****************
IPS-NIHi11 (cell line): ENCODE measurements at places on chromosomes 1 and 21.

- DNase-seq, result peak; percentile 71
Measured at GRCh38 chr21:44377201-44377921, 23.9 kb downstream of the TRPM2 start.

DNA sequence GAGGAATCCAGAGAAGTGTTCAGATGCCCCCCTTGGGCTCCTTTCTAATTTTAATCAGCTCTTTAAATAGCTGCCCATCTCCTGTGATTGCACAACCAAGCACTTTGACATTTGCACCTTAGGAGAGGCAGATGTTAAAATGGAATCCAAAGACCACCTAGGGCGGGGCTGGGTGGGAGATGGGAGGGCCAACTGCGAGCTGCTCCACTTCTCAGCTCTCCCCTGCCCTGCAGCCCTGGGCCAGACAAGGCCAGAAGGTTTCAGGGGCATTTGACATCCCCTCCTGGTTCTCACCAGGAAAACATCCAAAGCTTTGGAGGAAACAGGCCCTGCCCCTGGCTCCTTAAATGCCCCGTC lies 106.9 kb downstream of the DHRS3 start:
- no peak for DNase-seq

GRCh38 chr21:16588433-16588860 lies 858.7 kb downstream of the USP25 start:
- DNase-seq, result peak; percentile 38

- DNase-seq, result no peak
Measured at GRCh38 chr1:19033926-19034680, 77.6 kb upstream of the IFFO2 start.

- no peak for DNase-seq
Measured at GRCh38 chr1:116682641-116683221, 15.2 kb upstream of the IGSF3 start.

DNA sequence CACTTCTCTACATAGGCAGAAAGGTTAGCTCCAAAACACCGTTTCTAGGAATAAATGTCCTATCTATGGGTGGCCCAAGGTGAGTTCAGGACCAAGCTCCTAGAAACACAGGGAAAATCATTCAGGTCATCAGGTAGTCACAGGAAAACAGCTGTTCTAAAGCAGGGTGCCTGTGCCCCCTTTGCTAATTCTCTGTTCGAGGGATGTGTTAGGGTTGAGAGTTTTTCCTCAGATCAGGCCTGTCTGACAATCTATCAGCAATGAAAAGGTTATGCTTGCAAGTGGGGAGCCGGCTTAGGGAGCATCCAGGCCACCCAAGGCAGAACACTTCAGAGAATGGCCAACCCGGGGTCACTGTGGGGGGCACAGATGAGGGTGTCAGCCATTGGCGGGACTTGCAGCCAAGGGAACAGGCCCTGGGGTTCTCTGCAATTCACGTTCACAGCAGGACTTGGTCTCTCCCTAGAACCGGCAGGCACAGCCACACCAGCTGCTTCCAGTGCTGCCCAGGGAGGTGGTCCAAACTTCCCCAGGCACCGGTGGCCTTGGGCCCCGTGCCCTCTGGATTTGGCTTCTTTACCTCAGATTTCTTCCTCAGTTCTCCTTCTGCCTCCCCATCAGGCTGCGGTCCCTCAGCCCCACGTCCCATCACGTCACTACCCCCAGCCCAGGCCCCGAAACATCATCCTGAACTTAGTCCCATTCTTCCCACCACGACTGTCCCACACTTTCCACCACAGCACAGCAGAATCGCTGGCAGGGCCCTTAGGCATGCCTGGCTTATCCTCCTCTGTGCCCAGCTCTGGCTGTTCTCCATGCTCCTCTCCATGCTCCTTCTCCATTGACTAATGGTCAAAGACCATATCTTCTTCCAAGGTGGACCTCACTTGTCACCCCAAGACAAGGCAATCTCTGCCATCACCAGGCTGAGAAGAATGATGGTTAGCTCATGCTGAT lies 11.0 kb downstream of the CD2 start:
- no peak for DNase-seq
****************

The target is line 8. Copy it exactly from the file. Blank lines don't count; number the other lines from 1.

- DNase-seq, result no peak